The early Hartford clubs were small, drawing nightly attendance of no more than a few dozen children, many of them newsboys. As the boys’ club movement expanded throughout the Northeast in the late 1870s and 1880s, local philanthropists formed much larger clubs, starting with the Boys’ Club of New York in 1876. The mass boys’ clubs differed from the small clubs by offering a wider range of activities. In addition to providing books, board games, and magic lantern shows, the Boys’ Club of New York opened a gymnasium with trapezes, horizontal bars and boxing equipment. It offered classes in singing and art, and instruction in carpentry, bookkeeping, and printing. The Boys’ Club of Fall River, Massachusetts, had its own bowling alley, indoor running track, and swimming pool. By 1923, the Boys’ Club Federation counted 180 boys’ clubs in the United States, mostly in the cities of the Northeast and Midwest. Dealing with hundreds of unruly boys, the organizers of mass boys’ clubs had to use different methods from t hose of smaller clubs. The leader of a mass boys’ club could not know all the boys individually or serve as a surrogate parent. Rather, he was what one advocate called “a moral policeman,” who would patrol the rooms breaking up fights and preventing thefts of the equipment. The Fall River superintendent was so insistent on order that he trained boys to fall silent at the blast of a whistle. (21)
Club officials regretted that the mass boys’ clubs could not provide the personal attention found in smaller boys’ groups, such as those that opened at settlement houses in the 1890s. But they pointed out that their organizations reached more children every night, often tougher children who would otherwise be getting into trouble on the streets. Like the early Hartford clubs, the mass boys’ clubs targeted what were known as “street arabs”–wandering ragamuffins, presumed to be homeless. John F. Atkinson founded the Chicago Boys’ Club in 1901 specifically to serve homeless newsboys and bootblacks who slept in the alleys of Chicago’s Loop. The Chicago Boys’ Club initially combined the functions of a social club and a homeless shelter for children, providing free lodging, meals, baths, and clothing. As late as 1911, the club’s publication was titled “Darkest Chicago and Her Waifs,” though the typical club member was acknowledged to live with his family in an immigrant neighborhood. (22)
Even if the boys were not literally homeless, boys’ club advocates argued that they might as well be. According to a boys’ club leader in Boston, “It is a true and trite saying that a good home is a better place for a boy at night than a boys’ club. If all homes were perfect homes, then would the boys’ club be useless.” The tenements of the poor were far from perfect, club leaders contended. John Atkinson of Chicago took his critics on a tour of the slums in response to their complaints that the Chicago Boys’ Club would draw boys away from their homes and into the “bright light section.” According to a later club history, Atkinson converted his adversaries by showing them “homes of indescribable poverty and numberless boys without any opportunity for wholesome, character building activities.” Clearly, the boys would be better off in a supervised clubhouse downtown. They might even pick up civilized habits that could be spread to their parents. In any case, the tenements failed to hold the boys inside. Accord ing to a magazine article about a New York boys’ club, “it is more convenient for the mother to have them off somewhere, amusing themselves … and the father wants a quiet rest after his hard day’s work; so the greater part of the children naturally seek the streets at night–good and bad alike–and strong must be the character that can long remain untarnished in the midst of all that goes on there.” Turned loose, boys would amuse themselves shooting craps, watching prostitutes, and learning the ways of the street. Children of low morals taught the others to drink, smoke, swear and steal. (23)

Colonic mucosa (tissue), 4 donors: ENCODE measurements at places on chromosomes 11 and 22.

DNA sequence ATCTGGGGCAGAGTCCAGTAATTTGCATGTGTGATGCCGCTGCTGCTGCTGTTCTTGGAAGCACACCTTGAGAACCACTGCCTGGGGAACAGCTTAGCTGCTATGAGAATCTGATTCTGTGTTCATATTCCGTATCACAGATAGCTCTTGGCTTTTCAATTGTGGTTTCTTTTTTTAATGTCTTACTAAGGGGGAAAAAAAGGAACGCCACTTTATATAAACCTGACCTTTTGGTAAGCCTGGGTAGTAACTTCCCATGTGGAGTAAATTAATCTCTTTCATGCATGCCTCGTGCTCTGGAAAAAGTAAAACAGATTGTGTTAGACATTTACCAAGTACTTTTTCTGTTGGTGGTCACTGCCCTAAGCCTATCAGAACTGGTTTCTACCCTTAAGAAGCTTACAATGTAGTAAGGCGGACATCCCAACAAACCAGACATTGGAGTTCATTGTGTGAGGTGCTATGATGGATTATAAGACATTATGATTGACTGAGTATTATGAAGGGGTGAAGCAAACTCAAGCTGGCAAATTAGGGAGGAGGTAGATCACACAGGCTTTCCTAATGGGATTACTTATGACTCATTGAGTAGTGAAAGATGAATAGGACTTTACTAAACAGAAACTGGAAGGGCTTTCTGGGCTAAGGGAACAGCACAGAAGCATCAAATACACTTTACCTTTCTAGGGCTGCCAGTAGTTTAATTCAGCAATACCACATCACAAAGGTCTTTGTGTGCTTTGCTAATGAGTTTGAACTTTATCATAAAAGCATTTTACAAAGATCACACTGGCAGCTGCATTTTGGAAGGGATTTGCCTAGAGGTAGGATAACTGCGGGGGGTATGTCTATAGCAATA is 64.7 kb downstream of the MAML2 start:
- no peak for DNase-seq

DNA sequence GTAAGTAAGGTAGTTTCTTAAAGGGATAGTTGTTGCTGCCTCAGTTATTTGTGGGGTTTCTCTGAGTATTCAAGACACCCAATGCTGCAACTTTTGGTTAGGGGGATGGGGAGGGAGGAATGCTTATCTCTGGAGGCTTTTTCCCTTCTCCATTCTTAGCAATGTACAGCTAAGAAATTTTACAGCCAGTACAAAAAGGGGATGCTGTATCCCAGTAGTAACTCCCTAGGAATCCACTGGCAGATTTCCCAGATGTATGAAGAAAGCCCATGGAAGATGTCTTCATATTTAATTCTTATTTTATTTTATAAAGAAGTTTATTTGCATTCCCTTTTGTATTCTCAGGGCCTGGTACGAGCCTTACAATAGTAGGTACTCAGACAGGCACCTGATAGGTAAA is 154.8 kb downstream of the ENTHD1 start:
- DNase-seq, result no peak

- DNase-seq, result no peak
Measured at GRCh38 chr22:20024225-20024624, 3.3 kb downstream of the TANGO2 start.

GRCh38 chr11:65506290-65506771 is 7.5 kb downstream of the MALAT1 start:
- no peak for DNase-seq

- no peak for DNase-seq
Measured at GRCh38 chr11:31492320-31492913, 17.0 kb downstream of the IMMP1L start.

The clubs’ most important benefit was thought to be their power to save boys from a life of crime. In the industrial city of Binghamton, New York, the superintendent of the boys’ club asserted that juvenile crime dropped by 60 percent in the year the club opened. “Make them interested in something that will drive thieving and street walking out of their heads, and you’ll have no more trouble with juvenile delinquents,” he wrote. The Chicago Boys’ Club tried to garner support by hinting that its clients were potential muggers and gangsters. The club’s 1911 annual report warned: “The slums of Chicago are places where crime breeds. They fester with filth, squalor, sin, vice and corruption of all kinds. Amid such conditions as this thousands of helpless children are born each year.” Such children, the club pointed out repeatedly, could be more cheaply entertained by the Boys’ Club than incarcerated after the street had worked its influence. The Chicago Boys’ Club had initially focused on children between 8 and 1 3 years old. Because of its increasing concern with juvenile crime, it expanded its work in the 1920s to include more boys in their later teenage years, when the turmoil of adolescence and the temptations of the gangs were strongest. Adolescence and night were both troubled times, the club suggested in a cleverly designed fund-raising pamphlet, showing a boy on a menacing nocturnal street under the words, “The Danger Hour.” (24)